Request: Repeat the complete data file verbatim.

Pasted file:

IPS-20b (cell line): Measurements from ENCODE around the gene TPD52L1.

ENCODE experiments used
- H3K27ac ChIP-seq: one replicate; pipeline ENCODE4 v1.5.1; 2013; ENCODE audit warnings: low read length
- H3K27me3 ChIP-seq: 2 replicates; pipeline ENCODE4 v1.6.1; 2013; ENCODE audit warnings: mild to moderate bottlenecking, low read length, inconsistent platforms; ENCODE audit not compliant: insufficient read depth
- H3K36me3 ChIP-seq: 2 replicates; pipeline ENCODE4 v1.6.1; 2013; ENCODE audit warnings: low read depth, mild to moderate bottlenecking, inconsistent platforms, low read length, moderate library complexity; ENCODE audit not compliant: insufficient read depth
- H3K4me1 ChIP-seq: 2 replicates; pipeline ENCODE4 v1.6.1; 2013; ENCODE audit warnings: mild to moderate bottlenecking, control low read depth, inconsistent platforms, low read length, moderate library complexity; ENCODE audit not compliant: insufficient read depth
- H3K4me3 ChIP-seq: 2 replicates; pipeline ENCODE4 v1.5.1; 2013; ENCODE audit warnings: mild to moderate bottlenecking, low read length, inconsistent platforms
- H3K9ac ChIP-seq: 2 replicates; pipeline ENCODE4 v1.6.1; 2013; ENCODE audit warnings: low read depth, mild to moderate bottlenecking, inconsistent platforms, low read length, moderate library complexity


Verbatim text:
IPS-20b (cell line): Measurements from ENCODE around the gene TPD52L1.

ENCODE experiments used
- H3K27ac ChIP-seq: one replicate; pipeline ENCODE4 v1.5.1; 2013; ENCODE audit warnings: low read length
- H3K27me3 ChIP-seq: 2 replicates; pipeline ENCODE4 v1.6.1; 2013; ENCODE audit warnings: mild to moderate bottlenecking, low read length, inconsistent platforms; ENCODE audit not compliant: insufficient read depth
- H3K36me3 ChIP-seq: 2 replicates; pipeline ENCODE4 v1.6.1; 2013; ENCODE audit warnings: low read depth, mild to moderate bottlenecking, inconsistent platforms, low read length, moderate library complexity; ENCODE audit not compliant: insufficient read depth
- H3K4me1 ChIP-seq: 2 replicates; pipeline ENCODE4 v1.6.1; 2013; ENCODE audit warnings: mild to moderate bottlenecking, control low read depth, inconsistent platforms, low read length, moderate library complexity; ENCODE audit not compliant: insufficient read depth
- H3K4me3 ChIP-seq: 2 replicates; pipeline ENCODE4 v1.5.1; 2013; ENCODE audit warnings: mild to moderate bottlenecking, low read length, inconsistent platforms
- H3K9ac ChIP-seq: 2 replicates; pipeline ENCODE4 v1.6.1; 2013; ENCODE audit warnings: low read depth, mild to moderate bottlenecking, inconsistent platforms, low read length, moderate library complexity